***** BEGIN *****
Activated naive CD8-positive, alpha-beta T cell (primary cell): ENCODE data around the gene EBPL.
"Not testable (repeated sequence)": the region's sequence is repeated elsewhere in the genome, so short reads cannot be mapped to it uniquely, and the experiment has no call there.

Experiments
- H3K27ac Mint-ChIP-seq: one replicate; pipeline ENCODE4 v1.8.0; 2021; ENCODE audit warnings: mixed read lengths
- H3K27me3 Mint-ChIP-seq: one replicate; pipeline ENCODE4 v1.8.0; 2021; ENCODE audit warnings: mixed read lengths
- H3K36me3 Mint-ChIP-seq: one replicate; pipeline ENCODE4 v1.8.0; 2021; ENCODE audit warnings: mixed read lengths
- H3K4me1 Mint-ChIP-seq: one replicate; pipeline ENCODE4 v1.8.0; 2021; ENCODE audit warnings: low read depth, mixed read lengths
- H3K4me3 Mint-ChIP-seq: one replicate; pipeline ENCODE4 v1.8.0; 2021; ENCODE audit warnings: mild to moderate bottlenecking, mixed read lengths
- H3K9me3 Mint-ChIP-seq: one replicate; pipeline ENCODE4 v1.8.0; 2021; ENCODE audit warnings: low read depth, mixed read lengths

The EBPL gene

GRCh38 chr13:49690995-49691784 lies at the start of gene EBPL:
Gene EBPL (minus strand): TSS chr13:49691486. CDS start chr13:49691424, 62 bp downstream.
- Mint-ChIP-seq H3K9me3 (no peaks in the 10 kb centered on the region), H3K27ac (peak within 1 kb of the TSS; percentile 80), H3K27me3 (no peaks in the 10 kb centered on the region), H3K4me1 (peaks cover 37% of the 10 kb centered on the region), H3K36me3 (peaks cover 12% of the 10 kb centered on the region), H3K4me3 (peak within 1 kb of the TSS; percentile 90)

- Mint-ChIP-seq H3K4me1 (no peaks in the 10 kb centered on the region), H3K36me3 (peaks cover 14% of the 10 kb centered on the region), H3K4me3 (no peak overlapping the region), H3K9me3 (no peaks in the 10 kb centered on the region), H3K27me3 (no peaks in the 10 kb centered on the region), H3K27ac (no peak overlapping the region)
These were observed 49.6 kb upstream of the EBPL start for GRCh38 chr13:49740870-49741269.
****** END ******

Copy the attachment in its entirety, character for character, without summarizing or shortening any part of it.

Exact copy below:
Activated naive CD8-positive, alpha-beta T cell (primary cell): ENCODE data around the gene EBPL.
"Not testable (repeated sequence)": the region's sequence is repeated elsewhere in the genome, so short reads cannot be mapped to it uniquely, and the experiment has no call there.

Experiments
- H3K27ac Mint-ChIP-seq: one replicate; pipeline ENCODE4 v1.8.0; 2021; ENCODE audit warnings: mixed read lengths
- H3K27me3 Mint-ChIP-seq: one replicate; pipeline ENCODE4 v1.8.0; 2021; ENCODE audit warnings: mixed read lengths
- H3K36me3 Mint-ChIP-seq: one replicate; pipeline ENCODE4 v1.8.0; 2021; ENCODE audit warnings: mixed read lengths
- H3K4me1 Mint-ChIP-seq: one replicate; pipeline ENCODE4 v1.8.0; 2021; ENCODE audit warnings: low read depth, mixed read lengths
- H3K4me3 Mint-ChIP-seq: one replicate; pipeline ENCODE4 v1.8.0; 2021; ENCODE audit warnings: mild to moderate bottlenecking, mixed read lengths
- H3K9me3 Mint-ChIP-seq: one replicate; pipeline ENCODE4 v1.8.0; 2021; ENCODE audit warnings: low read depth, mixed read lengths

The EBPL gene

GRCh38 chr13:49690995-49691784 lies at the start of gene EBPL:
Gene EBPL (minus strand): TSS chr13:49691486. CDS start chr13:49691424, 62 bp downstream.
- Mint-ChIP-seq H3K9me3 (no peaks in the 10 kb centered on the region), H3K27ac (peak within 1 kb of the TSS; percentile 80), H3K27me3 (no peaks in the 10 kb centered on the region), H3K4me1 (peaks cover 37% of the 10 kb centered on the region), H3K36me3 (peaks cover 12% of the 10 kb centered on the region), H3K4me3 (peak within 1 kb of the TSS; percentile 90)

- Mint-ChIP-seq H3K4me1 (no peaks in the 10 kb centered on the region), H3K36me3 (peaks cover 14% of the 10 kb centered on the region), H3K4me3 (no peak overlapping the region), H3K9me3 (no peaks in the 10 kb centered on the region), H3K27me3 (no peaks in the 10 kb centered on the region), H3K27ac (no peak overlapping the region)
These were observed 49.6 kb upstream of the EBPL start for GRCh38 chr13:49740870-49741269.